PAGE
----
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An upbeat Pakistan

An upbeat Pakistan

2018-08-19T02:07:15+05:00 Chauburji

My paternal grandmother, who passed away suddenly at the ripe old age of ninety six in 1964 was a repository of historical events that shaped the Subcontinent in the pre Independence era. Born in 1868, she told us the story of how her husband’s wedding procession had to travel from Delhi to Hyderabad and return with the bride on the same route. Those were the days, when roads were hunting grounds for tigers and highwaymen. The procession was therefore escorted by one hundred armed horsemen. She often said that the most dangerous threat during the journey came from Sultana ‘Dakoo’, but this was perhaps a memory lapse as the timelines of her wedding and activities of undivided India’s legendary Robin Hood, were not the same.

Nonetheless this venerable old lady often said that every individual on the globe was surrounded by an aura and these auras collectively created an invisible all encompassing ‘atmosphere’ of happiness, sadness or even doom. In modern parlance this is termed as ‘mood’ or even morale. The current mood can be best be described as the condition of someone cast into a dark well, suddenly discovering that his prison has a way out into freedom and sunlight. This mood swing has its own disadvantage - it raises expectations that may defy logic and reason, oblivious of the fact that decades of rot cannot be magically healed in five years. This is the scenario that Pakistan’s twenty second Prime Minister has stepped into, and because of this he will have to wisely and committedly surmount difficulties, beginning with getting the nation to face in the right direction. He will be treading a path filled with tough and even unpopular decisions, but he will have to resolutely take them in the larger national interest. In other words, he will have to become ‘Hercules and clean up the Augean Stables’. The bright side of the situation is that if anyone in Pakistan can do it, it is Imran Khan, who like Napoleon does not appear to have the word ‘impossible’ in his dictionary. We also saw Pakistan’s First Lady for the first time on television and her dignified charisma was something palpable as was her spontaneous interaction with other female guests at the ceremony in the Presidency.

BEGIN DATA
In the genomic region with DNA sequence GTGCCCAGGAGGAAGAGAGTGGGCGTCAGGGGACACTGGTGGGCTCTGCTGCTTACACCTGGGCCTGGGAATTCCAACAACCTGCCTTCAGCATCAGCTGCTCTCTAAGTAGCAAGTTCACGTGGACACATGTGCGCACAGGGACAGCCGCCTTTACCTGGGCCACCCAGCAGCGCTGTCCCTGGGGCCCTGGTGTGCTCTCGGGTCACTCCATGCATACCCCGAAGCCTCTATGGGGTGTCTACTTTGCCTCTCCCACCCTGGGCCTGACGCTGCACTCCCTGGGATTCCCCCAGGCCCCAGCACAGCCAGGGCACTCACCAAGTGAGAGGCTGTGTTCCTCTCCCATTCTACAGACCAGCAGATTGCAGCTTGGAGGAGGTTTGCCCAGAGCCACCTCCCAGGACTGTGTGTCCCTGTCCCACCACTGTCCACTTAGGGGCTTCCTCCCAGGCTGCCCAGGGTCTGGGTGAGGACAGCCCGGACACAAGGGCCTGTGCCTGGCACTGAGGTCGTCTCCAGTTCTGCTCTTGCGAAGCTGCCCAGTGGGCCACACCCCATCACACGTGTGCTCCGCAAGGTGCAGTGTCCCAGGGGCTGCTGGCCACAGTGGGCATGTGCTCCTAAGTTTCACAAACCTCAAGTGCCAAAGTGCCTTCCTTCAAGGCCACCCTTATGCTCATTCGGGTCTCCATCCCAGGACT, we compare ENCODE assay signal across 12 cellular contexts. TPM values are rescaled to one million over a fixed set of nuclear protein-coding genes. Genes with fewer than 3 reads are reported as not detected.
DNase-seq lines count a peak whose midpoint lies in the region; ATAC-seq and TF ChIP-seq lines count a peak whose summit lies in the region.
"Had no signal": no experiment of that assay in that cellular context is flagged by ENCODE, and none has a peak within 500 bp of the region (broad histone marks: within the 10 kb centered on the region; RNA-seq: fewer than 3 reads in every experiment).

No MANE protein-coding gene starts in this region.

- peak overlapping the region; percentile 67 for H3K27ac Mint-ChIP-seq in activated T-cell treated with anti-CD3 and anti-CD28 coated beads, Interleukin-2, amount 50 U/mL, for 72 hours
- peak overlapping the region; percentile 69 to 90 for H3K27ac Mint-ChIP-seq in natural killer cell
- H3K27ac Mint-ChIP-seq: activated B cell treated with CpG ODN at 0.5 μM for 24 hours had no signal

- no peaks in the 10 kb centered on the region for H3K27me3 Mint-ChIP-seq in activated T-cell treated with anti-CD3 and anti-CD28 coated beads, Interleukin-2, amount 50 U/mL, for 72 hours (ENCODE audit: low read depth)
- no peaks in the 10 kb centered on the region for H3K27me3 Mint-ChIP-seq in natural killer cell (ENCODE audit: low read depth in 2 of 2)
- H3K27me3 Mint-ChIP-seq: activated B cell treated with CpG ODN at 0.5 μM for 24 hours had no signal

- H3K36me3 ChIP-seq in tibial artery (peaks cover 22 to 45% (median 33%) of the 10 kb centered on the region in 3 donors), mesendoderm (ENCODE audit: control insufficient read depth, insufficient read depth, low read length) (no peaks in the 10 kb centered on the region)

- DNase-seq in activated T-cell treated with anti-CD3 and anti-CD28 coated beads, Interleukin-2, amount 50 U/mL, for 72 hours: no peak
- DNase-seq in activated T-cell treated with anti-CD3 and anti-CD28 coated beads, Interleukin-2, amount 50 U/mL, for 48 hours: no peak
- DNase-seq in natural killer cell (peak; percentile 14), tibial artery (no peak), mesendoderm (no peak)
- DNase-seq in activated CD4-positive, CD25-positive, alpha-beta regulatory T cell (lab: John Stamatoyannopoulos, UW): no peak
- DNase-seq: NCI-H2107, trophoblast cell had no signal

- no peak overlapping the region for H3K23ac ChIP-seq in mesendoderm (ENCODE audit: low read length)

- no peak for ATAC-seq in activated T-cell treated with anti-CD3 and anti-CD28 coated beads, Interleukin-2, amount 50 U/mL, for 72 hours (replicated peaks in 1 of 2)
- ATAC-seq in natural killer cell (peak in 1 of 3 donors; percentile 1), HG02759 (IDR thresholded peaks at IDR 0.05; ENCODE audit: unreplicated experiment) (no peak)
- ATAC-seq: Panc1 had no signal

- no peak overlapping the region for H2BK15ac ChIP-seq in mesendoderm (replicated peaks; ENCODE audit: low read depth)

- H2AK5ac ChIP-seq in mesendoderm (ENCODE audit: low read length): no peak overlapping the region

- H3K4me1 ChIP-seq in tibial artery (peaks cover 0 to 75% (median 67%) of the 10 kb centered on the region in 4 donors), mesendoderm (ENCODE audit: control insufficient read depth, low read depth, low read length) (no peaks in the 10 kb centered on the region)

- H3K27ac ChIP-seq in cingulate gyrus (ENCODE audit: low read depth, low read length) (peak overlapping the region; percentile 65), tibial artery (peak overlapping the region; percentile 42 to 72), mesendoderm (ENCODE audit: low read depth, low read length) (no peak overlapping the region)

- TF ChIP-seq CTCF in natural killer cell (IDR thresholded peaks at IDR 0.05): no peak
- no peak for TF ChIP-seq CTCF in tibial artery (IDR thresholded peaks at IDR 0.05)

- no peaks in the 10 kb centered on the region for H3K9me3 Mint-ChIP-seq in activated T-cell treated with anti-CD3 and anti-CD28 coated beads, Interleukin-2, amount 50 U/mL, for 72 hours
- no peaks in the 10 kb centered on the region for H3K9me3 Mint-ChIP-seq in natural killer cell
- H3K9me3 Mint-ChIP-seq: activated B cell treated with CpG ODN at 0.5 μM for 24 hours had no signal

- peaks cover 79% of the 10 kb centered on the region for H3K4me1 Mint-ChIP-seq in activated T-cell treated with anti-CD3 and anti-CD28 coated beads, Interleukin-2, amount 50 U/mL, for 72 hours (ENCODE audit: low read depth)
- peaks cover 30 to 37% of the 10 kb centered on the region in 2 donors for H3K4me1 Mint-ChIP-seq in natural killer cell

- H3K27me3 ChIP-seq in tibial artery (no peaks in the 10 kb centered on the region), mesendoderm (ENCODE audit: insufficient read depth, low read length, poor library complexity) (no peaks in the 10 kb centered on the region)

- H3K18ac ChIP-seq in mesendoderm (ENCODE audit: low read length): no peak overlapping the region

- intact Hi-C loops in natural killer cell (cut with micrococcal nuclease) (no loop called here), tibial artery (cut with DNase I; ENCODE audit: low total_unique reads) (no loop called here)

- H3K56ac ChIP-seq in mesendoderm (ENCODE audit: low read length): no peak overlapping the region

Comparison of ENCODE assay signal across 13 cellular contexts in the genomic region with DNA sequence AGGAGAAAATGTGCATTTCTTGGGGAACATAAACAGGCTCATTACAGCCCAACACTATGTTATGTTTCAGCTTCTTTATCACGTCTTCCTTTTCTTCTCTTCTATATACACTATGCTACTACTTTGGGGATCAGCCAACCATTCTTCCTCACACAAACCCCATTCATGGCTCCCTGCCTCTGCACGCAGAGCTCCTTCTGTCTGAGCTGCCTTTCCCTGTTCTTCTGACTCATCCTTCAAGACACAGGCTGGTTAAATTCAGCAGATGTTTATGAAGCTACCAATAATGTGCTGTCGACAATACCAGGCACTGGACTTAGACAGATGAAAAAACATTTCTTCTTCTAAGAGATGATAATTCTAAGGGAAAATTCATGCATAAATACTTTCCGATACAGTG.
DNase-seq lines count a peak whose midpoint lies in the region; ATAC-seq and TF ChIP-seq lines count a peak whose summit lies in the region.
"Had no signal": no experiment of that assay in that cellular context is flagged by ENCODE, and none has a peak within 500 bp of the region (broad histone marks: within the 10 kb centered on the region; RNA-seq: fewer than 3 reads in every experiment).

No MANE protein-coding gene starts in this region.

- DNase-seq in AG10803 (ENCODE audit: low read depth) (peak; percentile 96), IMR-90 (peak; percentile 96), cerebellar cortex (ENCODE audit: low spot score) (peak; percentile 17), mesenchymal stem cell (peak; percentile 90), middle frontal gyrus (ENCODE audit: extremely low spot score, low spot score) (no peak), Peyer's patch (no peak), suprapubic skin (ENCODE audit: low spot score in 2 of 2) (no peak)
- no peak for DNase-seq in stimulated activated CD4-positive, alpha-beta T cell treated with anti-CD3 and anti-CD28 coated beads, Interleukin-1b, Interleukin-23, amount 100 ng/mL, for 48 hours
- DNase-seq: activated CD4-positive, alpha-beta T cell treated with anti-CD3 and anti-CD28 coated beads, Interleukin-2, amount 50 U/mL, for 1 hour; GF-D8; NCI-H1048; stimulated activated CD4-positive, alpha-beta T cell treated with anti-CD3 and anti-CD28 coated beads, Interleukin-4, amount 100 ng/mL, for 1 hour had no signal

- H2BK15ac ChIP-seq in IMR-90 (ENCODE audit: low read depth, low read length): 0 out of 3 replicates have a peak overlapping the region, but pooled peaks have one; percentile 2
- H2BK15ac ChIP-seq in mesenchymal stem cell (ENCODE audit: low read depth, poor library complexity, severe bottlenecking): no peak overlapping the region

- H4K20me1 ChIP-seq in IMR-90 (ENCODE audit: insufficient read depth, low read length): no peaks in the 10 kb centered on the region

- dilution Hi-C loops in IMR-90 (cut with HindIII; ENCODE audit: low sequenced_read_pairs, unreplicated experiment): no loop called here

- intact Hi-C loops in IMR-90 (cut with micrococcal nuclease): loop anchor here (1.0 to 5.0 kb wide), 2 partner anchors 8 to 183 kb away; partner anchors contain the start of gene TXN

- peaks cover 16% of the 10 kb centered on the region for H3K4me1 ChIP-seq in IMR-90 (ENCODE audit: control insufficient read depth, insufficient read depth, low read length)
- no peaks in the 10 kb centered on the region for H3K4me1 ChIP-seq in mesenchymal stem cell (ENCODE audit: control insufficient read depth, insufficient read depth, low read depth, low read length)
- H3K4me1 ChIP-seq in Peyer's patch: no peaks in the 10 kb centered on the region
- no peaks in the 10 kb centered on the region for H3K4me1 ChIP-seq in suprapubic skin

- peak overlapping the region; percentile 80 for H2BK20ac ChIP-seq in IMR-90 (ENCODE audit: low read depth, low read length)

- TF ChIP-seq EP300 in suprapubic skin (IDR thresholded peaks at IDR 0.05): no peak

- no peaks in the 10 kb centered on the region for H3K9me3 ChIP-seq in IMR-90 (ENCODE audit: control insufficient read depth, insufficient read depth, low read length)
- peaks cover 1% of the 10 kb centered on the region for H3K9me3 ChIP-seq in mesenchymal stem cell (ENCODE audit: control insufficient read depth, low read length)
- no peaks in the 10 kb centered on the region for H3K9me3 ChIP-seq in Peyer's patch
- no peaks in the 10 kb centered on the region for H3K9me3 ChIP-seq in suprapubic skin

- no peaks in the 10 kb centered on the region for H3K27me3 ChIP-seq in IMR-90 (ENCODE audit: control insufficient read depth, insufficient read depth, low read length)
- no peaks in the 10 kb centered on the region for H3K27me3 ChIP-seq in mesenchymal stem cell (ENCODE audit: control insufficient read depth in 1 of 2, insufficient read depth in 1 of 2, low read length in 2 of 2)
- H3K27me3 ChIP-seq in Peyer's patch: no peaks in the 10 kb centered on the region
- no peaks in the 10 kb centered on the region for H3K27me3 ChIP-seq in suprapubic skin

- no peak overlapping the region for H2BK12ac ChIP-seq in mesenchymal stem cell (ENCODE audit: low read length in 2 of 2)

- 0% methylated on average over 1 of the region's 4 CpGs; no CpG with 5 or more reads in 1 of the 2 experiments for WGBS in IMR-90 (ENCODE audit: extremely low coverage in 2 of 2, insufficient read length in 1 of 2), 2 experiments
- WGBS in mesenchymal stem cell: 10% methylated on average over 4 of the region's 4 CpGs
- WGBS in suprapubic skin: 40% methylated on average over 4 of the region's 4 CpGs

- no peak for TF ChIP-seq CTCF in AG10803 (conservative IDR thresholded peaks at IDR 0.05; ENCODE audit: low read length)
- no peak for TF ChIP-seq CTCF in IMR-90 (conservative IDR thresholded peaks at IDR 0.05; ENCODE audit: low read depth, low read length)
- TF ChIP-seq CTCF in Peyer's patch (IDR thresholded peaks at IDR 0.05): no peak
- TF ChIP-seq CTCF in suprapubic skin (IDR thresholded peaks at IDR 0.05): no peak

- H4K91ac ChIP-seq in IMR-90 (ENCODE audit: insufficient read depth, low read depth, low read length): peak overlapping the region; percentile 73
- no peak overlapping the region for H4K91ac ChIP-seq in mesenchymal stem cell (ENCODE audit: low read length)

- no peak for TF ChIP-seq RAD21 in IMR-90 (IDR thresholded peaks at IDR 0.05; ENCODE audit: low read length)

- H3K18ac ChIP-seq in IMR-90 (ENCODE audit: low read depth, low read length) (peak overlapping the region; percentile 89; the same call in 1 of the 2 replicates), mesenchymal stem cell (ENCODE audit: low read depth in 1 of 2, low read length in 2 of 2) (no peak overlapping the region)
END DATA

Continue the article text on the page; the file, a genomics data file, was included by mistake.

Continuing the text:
I have heard eyewitness accounts of Muhammad Ali Jinnah’s oath taking as Governor General in Karachi and have a treasure trove of film clips covering the occasion and the spontaneous applause that followed. I then saw a long line of Prime Ministers taking oath, but the simplicity and dignity of the event on Saturday radiated a different aura, much like the one that occurred more than seven decades ago. There was no artificiality in the man of the moment. He raised his ‘sherwani’ and fumbled in his ‘kurta’ pocket for his reading glasses (while others before him had an Aide to perform this simple act) and he fumbled again with words, while reading and repeating the oath, smiling and apologizing without any inhibition. His body language reflected someone, with the cognizance of the heavy responsibility that he now carries. It was however the pervasive mood and the applause that made my day.

As far as PML N is concerned, they appear disoriented and disorganized. Their body language is sulky and increasingly despondent in sharp contrast to the PPP, which appears to have rallied well behind Bilawal. This young man has inherited the Bhutto charisma and if PTI cannot be a friend to PPP, it would be well for Imran Khan not to have a hostile relationship with that party. This will require astute politicking in view of the fact that Asif Zardari is now facing investigation on the issue of massive money laundering.

All in all, the mood amongst the Pakistani nation is upbeat and responsive. It now remains for the new Prime Minister and his colleagues to maintain it, through honest delivery and good governance. This would be ‘easier said than done’, but the ‘ask’ is not impossible.

 

n            The writer is a historian.

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